Tuesday, February 2, 2016

Billy Donovan On Perspective

"Your whole entire life, you're chasing this trophy, this crystal ball. At the end of the day, it doesn't bring any value to your life. That's probably the biggest thing I've learned. There's an illusion created by society, whoever it may be, that if you do do this, you will be somebody. You'll be of significance. You'll be of importance."

"A sports psychologist did a study. They took, I think, 100 athletes in the Olympics in 2012 and they asked them, 'If you could take a performance-enhancing drug and be guaranteed to win a gold medal and it would be totally traceless and it could never be detected. You'd win the gold medal and it would never be detected, but five years after the time you take it, you will die.' Fifty percent of the athletes said they would do it. I think that's because our society has created this feeling of what success is about. It's an illusion. It's the biggest thing that destroys people's lives in a way. I'd like to win 15 national championships. It's a great feeling, a great experience. I look at coaches who have not had a chance to get to Final Fours or not had a chance to win national championships, for them to think the true meaning or success is labeled by not accomplishing that, then they're making a huge mistake in their life."

"You never know what life's about until you get something you think is really important, then you get it. I heard Tom Brady, after he won three of five Superbowls, and he was being interviewed, and this was before I won a national champion. In the interview, he said, 'There's got to be more to life than this. There's got to be more.' For a young coach coming in, trying to get guys to understand that the focus has to be making an everlasting impact that is a lot larger than championships. That's nothing wrong with striving for and achieving it, but what you learn in those situations when you do accomplish it, and you do it, and life moves on. The real value and joy is what can be accomplished in a positive way when a group of players totally sacrifices and buys in and does something special that they know they can't do by themselves."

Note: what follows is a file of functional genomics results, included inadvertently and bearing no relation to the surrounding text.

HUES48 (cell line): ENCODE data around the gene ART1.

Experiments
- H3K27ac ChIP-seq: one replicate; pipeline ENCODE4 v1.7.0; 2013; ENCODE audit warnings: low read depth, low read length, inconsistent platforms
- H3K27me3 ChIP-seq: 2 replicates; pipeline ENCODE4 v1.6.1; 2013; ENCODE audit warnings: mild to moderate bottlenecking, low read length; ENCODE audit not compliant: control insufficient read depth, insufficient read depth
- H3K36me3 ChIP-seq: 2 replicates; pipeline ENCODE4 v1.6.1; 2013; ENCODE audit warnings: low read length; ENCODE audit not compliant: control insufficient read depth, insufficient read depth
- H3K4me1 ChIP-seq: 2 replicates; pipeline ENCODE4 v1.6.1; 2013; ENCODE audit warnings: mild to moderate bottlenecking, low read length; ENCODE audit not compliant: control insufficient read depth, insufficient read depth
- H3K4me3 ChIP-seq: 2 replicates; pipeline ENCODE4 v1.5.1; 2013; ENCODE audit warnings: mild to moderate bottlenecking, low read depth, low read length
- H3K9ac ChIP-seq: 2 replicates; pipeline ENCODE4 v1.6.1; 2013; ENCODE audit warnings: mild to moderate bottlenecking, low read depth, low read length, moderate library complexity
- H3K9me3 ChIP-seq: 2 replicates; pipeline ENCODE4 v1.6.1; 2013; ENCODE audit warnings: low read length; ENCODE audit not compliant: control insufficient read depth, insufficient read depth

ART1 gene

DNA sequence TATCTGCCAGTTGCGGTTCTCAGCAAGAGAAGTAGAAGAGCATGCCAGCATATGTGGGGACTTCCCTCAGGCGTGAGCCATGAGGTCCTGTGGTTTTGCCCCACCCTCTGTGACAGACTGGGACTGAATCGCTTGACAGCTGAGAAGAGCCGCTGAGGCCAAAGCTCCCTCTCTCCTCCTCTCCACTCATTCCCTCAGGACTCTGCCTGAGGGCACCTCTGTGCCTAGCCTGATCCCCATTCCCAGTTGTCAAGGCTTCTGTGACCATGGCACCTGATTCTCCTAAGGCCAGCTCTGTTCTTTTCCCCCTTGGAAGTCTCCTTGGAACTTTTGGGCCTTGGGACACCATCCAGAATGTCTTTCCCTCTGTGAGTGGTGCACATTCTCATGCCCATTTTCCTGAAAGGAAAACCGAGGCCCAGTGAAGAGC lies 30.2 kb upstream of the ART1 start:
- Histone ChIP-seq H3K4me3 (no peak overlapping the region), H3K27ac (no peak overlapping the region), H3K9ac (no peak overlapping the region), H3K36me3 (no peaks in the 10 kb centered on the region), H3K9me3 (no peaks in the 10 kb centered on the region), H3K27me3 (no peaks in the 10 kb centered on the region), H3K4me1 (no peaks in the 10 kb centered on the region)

"I see guys, sometimes, that are young coaches that totally go for this sellout mentality, thinking that winning is going to bring them a lot of materialistic, monetary or short-lived things that, at the end of the day, aren't going to have much meaning or value. When you win a national championship, it's significant and important; I'm not diminishing that. But if you coach for 25, 30 years, how often is that going to happen? Once? Twice? If you're really fortunate, three times. So where does the significance come from what you're doing?
At the end of the day when you're hoisting up the trophy, and the next morning and the sun comes up, life moves on. It's the next year, the next season. The process of going through and trying to teach our guys how to sacrifice, how to be unselfish, how to work hard, how to lift someone up, how to be positive--all those things I think bring value to them."

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